Separation of Dead and Live Material
a. Living, actively growing material.
b. Recent dead - current year's growth which is no longer actively growing.
c. Old dead - produced during previous growing seasons.
d. Litter - detached plant material lying on the soil surface.
The accuracy and precision of data, whether acquired by harvesting to determine biomass or estimation approaches to determine biomass, are prejudiced by the observer's ability to identify current year's growth, and the level of care devoted to conscientiously and consistently separating components during sampling.
Other ground rules may be needed to describe the treatment of litter, flowers, fruit, etc.
References and Further Reading
(Note: pdf files require Adobe Acrobat (free) to view)
Bonham, C.D. 1989. Measurements of terrestrial vegetation. John Wiley Sons, New York, NY. pp 201-202.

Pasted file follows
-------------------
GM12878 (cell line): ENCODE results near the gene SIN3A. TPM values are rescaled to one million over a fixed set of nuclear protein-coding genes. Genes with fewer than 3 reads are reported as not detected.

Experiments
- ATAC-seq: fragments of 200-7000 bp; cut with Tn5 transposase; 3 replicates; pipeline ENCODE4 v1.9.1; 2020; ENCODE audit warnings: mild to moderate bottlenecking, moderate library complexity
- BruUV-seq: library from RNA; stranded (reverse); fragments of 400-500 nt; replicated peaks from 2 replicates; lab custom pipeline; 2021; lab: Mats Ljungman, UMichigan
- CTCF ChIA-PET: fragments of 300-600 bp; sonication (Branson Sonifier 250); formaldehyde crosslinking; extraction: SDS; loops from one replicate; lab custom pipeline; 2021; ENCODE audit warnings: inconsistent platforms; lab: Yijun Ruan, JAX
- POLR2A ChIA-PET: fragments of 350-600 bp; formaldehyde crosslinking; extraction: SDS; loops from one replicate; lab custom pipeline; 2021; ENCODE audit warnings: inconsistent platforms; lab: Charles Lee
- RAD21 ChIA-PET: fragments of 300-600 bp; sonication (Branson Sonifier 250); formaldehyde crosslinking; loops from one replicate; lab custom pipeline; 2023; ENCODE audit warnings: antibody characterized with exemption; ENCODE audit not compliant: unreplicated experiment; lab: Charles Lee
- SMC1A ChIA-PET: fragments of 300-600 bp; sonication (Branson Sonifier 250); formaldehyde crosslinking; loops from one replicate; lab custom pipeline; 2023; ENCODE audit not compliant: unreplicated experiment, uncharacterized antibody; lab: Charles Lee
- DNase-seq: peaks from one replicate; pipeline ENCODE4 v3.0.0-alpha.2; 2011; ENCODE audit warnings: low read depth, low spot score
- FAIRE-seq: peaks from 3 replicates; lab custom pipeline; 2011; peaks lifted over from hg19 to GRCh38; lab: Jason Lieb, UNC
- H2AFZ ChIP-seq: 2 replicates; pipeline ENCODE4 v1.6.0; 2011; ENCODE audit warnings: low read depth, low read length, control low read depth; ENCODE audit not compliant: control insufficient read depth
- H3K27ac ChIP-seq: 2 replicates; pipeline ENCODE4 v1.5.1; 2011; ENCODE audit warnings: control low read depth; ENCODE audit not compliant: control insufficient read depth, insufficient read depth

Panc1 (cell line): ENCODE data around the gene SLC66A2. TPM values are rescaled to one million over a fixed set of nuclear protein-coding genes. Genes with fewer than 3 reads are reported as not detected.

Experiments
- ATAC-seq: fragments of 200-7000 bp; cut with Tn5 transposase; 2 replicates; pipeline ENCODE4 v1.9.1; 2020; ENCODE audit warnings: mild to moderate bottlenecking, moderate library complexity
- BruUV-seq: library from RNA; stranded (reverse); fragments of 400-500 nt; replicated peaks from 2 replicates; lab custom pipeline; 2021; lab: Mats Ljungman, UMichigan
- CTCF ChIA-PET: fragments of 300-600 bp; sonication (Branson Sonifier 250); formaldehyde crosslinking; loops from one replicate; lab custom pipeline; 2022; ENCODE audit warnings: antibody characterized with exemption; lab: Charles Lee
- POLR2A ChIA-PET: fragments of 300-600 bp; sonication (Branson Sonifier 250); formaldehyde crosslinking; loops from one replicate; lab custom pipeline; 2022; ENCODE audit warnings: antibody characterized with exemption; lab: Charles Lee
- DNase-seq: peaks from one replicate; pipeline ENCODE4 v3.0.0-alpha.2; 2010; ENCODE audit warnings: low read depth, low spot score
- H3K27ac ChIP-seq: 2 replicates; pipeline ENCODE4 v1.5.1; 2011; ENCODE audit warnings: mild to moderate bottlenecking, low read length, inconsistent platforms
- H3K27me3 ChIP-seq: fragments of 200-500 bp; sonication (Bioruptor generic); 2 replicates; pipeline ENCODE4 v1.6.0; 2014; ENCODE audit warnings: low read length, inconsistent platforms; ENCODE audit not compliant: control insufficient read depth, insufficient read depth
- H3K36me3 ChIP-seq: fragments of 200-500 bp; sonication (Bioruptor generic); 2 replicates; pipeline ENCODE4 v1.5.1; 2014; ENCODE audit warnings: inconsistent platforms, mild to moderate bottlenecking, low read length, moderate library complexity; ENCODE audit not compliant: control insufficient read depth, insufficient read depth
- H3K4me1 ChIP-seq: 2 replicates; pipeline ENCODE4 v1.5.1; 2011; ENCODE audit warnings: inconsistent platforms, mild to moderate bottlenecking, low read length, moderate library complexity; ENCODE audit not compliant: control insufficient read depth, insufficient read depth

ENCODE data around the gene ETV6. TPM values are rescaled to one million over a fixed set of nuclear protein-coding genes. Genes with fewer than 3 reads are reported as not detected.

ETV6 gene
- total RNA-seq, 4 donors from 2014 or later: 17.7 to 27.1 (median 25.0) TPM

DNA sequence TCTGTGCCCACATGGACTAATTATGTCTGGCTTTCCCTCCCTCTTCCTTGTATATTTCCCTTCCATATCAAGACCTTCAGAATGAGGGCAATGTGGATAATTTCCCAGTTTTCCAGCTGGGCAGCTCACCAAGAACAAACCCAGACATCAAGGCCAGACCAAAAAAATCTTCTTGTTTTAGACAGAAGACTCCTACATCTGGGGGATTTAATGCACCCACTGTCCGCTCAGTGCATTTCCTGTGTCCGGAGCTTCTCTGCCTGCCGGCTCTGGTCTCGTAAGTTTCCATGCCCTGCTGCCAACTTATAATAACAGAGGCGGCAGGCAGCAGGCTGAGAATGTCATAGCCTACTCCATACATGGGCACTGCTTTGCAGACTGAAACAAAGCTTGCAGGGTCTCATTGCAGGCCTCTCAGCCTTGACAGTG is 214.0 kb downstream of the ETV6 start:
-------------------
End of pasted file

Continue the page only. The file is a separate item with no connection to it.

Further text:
Culley, M., Campbell, R.S., and R.H. Canfield. 1933. Values and limitations of clipped quadrats. Ecology 14:35-39.
Gillen, R.L., and K.W. Tate. 1993. The constituent differential method for determining live and dead herbage. Journal of Range Management 46:142-147. (pdf)
Johnson, M.K. 1986. Estimating ratios of live and dead plant material in clipped plots. Journal of Range Management 39:90. (pdf)
Lauenroth, W.K., Dodd, J.L., and C.E. Dickinson. 1980. Aboveground biomass dynamics of blue grama Bouteloua gracilis in a shortgrass steppe and evaluation of a method for separating live and dead. Journal of Range Management 33:210-212. (pdf)
Martin, M.H., Cox, J.R., and F.F. Ibarra. 1995. Climatic effects on buffelgrass productivity in the Sonoran Desert. Journal of Range Management 48:60-63.
Pieper, R.D. 1988. Rangeland vegetation productivity and biomass. In: P.T. Tueller. (ed). Vegetation science applications for rangeland analysis and management. Handbook of Vegetation Science, Volume 14. Kluwer Academic Publishers, Dordrecht. p 452.